THESIS ABSTRACT 2005
Arte sin Fronteras — Using Art Therapy as an Aid during the Acculturation Process of Latino/a Immigrants.
Art without Frontiers — Usando la Arte Terapia como una Ayuda durante el Proceso de Aculturación de los Inmigrantes Latinos.
Unable to express in words the feelings of loss, isolation, and sadness caused by her own process of acculturation, the author turned to art. The personal experience of using art during this transition motivated the author to examine how art therapy can help during the acculturation process.
Although migration and multi-culturalism are an integral part of the history of the United States, research about the acculturation of the Latino/a immigrant is scarce. In the field of art therapy, this situation is even more acute.Given that the Latino/a population currently represents the largest ethnic minority group in the United States, understanding the particularities of their acculturation process, and identifying possible methods to help reduce the acculturative stress is a priority.
The hypothesis behind this thesis is that both the art object and the art making process can support a healthy acculturation process by becoming a transitional object that contains both the previous identity related to the country of origin and the identity created in the host country. Through the creation of art, cultures can blend and integrate. Art is also a media where the barriers of language are overcome and where defenses shift. Art can be a way to document the transition, recognize improvements, and identify potential obstacles.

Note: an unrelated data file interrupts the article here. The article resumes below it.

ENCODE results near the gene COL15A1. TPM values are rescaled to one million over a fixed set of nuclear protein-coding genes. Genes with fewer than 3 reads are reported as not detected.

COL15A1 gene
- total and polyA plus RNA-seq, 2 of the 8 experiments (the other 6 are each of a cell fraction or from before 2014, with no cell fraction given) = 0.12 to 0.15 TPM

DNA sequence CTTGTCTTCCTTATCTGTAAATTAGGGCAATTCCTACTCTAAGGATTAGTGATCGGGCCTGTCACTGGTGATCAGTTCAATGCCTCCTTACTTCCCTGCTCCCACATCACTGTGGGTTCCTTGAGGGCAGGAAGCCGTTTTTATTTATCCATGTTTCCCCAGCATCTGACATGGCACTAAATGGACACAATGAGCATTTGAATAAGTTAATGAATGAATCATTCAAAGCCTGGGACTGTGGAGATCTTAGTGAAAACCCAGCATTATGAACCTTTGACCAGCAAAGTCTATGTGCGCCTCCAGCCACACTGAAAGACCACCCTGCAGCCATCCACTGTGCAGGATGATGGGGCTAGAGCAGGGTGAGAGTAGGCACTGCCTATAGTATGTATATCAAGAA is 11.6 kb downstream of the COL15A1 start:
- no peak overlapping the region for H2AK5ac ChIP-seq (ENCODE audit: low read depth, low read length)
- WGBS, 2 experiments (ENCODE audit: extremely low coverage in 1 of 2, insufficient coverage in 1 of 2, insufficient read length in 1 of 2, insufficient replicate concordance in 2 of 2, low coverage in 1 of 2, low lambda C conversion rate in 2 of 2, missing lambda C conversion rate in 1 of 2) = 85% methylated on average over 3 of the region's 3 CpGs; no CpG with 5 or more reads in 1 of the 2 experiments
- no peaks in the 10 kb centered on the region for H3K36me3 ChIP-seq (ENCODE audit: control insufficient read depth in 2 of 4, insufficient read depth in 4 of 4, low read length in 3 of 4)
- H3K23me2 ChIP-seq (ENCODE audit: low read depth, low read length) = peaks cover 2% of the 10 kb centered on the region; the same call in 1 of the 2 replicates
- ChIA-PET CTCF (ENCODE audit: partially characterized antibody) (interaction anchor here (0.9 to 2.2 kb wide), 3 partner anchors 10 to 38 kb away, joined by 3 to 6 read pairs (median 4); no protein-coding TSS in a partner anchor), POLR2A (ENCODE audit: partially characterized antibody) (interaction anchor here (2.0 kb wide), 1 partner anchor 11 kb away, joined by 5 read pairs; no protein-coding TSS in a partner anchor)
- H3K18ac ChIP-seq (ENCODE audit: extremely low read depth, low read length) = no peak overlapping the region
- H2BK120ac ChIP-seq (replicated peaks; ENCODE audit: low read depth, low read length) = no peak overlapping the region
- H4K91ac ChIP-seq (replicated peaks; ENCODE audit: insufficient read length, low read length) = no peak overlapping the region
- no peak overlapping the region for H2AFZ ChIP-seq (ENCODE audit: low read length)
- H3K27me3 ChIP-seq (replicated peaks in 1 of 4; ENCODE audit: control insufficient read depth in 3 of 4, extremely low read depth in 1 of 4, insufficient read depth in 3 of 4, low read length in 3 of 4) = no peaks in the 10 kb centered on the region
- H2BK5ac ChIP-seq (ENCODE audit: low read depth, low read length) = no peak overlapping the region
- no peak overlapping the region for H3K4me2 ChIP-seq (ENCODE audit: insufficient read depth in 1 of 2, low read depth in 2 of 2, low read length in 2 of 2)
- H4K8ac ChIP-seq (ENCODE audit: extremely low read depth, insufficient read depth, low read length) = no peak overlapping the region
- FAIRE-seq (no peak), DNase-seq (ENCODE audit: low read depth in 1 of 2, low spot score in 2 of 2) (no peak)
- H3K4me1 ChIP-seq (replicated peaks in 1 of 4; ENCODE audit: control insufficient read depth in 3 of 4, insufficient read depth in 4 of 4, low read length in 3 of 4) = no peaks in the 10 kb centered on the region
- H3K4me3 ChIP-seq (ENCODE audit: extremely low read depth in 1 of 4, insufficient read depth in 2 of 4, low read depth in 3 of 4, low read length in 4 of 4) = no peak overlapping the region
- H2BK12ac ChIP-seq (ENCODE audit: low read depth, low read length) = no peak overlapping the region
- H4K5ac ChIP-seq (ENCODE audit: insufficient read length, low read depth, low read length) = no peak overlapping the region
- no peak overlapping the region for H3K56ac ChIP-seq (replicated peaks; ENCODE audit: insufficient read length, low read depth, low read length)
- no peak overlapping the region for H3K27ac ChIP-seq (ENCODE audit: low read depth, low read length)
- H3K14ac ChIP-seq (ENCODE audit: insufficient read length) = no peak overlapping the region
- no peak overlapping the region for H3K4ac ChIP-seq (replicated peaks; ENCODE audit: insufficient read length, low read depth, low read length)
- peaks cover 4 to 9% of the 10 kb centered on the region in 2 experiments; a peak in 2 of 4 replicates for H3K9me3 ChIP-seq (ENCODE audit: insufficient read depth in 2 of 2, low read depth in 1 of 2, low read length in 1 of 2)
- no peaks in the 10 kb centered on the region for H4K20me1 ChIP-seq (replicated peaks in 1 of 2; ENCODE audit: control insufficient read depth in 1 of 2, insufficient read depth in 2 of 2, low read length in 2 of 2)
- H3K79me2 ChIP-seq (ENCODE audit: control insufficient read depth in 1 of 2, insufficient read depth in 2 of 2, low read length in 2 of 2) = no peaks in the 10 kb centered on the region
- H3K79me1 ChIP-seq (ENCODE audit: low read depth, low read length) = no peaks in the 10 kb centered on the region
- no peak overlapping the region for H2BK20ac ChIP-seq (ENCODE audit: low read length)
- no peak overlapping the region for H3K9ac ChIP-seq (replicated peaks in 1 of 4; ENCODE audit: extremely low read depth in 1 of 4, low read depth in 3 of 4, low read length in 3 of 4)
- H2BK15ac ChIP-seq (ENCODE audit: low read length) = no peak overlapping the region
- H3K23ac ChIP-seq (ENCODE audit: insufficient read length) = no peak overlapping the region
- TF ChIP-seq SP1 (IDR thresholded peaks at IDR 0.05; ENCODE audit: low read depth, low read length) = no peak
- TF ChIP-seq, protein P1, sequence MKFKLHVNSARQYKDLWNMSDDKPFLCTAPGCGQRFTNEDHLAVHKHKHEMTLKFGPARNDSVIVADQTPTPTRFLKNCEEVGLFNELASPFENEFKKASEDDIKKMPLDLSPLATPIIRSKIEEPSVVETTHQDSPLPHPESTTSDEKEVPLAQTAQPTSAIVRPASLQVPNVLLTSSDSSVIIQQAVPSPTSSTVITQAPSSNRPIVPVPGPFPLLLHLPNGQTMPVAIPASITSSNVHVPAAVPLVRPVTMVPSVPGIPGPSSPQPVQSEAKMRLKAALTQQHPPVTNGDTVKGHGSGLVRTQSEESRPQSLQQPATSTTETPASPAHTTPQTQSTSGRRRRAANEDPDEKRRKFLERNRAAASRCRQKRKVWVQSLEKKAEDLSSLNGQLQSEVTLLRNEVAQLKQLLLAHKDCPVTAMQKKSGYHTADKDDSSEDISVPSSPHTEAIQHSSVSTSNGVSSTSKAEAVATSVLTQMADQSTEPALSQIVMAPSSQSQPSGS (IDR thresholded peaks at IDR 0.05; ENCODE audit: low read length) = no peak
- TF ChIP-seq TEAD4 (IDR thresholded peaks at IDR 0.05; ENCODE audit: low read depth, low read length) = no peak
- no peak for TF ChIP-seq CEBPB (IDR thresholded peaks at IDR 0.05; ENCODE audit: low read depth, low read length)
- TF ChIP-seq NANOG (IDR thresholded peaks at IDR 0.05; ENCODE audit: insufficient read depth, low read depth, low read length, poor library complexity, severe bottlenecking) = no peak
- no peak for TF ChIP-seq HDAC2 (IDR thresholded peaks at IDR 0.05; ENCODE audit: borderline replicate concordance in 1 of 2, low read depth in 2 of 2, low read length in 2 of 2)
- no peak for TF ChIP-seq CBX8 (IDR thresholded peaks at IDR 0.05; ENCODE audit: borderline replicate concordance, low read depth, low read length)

This thesis studied the case of the author and of four additional Latina immigrants, their use of art therapy, and how it facilitated their process of acculturation and relieved the stress involved in this experience. Different techniques and materials were used and evaluated. The purpose of this evaluation was to find appropriate and beneficial ways to address the issues around acculturation. Art was examined from three main perspectives: art as an integrator, art as a document, and art as a witness of the transition.
The experience of acculturation was unique in each of the cases analyzed. In general, language fluency appeared to have an impact in the ability or inability to acculturate. One of the challenges encountered was identifying the subtle differences between stress associated to the acculturation and stress associated to depression and/or anxiety.
The opportunity to understand the experience of acculturation by using art as means to express what words are unable to hold, combined with the opportunity to share stories and feelings surrounding this process, helped the participant of this thesis to feel more connected and integrated after participating in the art therapy groups. The author concludes that art therapy can be of great help during the acculturation process.
Natalia Gomez was born in Bogota, Colombia. She received a degree in Psychology from the Universidad de Los Andes in 1998 and practiced in Bogota. In 2003, Natalia moved from Columbia to follow her dream of becoming an art therapist. At SAIC, she worked as an art therapy intern at Open Studio Project, Inc, and at Community Counseling Centers of Chicago.
Thesis Advisor: Randy M. Vick, Associate Professor, Chair, Art Therapy
Violetta Woznicka, Art Therapist, Life Span